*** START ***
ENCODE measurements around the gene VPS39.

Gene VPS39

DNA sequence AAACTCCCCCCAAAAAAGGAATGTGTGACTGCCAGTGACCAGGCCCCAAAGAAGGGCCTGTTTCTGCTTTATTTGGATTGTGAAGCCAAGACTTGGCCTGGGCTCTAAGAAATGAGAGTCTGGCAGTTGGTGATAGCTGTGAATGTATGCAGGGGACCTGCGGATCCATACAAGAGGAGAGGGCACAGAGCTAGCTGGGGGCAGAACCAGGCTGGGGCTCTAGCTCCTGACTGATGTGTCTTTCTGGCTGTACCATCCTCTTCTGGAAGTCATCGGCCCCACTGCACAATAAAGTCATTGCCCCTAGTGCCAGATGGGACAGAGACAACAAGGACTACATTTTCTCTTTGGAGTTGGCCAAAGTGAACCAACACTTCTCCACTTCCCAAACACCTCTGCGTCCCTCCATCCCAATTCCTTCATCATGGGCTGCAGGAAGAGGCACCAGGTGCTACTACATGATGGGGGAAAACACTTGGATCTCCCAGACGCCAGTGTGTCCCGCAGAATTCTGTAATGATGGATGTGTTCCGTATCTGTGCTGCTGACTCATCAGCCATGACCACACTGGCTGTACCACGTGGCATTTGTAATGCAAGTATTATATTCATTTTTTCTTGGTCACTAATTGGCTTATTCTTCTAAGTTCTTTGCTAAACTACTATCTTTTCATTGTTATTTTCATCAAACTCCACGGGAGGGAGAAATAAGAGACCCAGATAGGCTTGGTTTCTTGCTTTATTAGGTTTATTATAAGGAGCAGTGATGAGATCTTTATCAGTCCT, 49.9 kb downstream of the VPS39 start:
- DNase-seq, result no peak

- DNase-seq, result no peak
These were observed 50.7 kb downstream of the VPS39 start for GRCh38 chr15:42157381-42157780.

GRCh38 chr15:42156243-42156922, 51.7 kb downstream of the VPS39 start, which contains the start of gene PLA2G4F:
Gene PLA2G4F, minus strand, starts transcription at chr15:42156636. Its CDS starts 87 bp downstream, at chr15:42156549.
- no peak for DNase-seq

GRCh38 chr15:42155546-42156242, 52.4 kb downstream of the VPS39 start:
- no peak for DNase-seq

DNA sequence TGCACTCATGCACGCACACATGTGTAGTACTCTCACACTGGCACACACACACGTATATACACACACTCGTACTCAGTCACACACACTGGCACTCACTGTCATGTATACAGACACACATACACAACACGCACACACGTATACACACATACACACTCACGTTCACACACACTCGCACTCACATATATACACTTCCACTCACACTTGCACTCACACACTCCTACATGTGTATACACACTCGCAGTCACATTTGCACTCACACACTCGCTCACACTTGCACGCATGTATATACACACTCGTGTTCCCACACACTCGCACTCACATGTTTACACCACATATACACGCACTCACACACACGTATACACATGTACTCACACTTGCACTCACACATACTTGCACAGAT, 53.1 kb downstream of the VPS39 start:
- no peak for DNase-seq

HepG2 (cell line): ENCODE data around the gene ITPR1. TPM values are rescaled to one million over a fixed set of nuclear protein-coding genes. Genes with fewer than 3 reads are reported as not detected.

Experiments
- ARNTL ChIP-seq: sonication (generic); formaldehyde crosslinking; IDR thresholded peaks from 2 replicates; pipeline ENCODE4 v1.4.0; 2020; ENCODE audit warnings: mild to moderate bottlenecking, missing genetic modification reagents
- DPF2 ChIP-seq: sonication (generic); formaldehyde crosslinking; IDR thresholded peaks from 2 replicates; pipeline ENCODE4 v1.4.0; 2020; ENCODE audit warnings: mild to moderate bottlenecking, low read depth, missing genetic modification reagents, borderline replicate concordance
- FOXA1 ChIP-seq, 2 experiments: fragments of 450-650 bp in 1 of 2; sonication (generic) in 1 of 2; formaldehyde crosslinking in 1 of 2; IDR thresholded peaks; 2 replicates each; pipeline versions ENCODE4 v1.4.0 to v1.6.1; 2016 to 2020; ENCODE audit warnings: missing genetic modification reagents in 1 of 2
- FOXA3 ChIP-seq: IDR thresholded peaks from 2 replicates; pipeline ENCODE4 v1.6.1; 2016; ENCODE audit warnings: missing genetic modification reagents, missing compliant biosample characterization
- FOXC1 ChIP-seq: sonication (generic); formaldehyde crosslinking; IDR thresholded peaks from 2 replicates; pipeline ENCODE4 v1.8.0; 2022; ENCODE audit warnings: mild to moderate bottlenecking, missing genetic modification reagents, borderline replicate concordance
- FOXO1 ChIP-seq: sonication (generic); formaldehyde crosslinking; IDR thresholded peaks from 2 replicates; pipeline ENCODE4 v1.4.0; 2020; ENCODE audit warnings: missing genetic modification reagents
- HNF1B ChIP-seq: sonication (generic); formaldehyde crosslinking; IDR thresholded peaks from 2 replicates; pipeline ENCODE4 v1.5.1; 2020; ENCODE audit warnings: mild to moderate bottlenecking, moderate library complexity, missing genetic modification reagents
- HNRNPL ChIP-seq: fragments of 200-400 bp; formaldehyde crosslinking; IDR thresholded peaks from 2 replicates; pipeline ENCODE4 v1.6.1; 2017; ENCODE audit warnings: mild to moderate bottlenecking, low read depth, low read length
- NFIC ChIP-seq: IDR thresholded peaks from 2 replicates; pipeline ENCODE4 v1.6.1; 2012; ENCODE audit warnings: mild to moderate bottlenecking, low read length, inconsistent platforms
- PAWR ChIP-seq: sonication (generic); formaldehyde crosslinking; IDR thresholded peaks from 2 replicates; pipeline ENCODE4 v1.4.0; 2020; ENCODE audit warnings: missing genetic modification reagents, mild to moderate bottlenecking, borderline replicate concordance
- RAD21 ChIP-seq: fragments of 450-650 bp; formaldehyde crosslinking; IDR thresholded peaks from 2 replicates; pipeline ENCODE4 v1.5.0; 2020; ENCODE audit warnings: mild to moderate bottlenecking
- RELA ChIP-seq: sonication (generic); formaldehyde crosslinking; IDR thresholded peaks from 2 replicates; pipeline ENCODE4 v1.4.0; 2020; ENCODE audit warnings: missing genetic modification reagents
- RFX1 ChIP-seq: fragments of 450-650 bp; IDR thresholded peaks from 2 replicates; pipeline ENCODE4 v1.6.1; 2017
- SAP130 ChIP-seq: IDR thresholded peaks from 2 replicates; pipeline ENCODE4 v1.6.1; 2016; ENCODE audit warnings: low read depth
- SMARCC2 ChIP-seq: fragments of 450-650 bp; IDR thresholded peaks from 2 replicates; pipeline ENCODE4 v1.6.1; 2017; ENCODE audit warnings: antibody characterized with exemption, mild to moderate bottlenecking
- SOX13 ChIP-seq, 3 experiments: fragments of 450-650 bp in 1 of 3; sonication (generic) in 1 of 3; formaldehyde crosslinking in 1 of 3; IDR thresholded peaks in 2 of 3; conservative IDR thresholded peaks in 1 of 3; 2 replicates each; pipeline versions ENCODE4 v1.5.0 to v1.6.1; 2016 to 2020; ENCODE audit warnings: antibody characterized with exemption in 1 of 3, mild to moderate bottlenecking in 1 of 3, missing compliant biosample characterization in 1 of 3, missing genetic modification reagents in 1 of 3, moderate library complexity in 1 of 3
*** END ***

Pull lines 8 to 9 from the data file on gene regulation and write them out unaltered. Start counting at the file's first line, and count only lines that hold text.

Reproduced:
Gene PLA2G4F, minus strand, starts transcription at chr15:42156636. Its CDS starts 87 bp downstream, at chr15:42156549.
- no peak for DNase-seq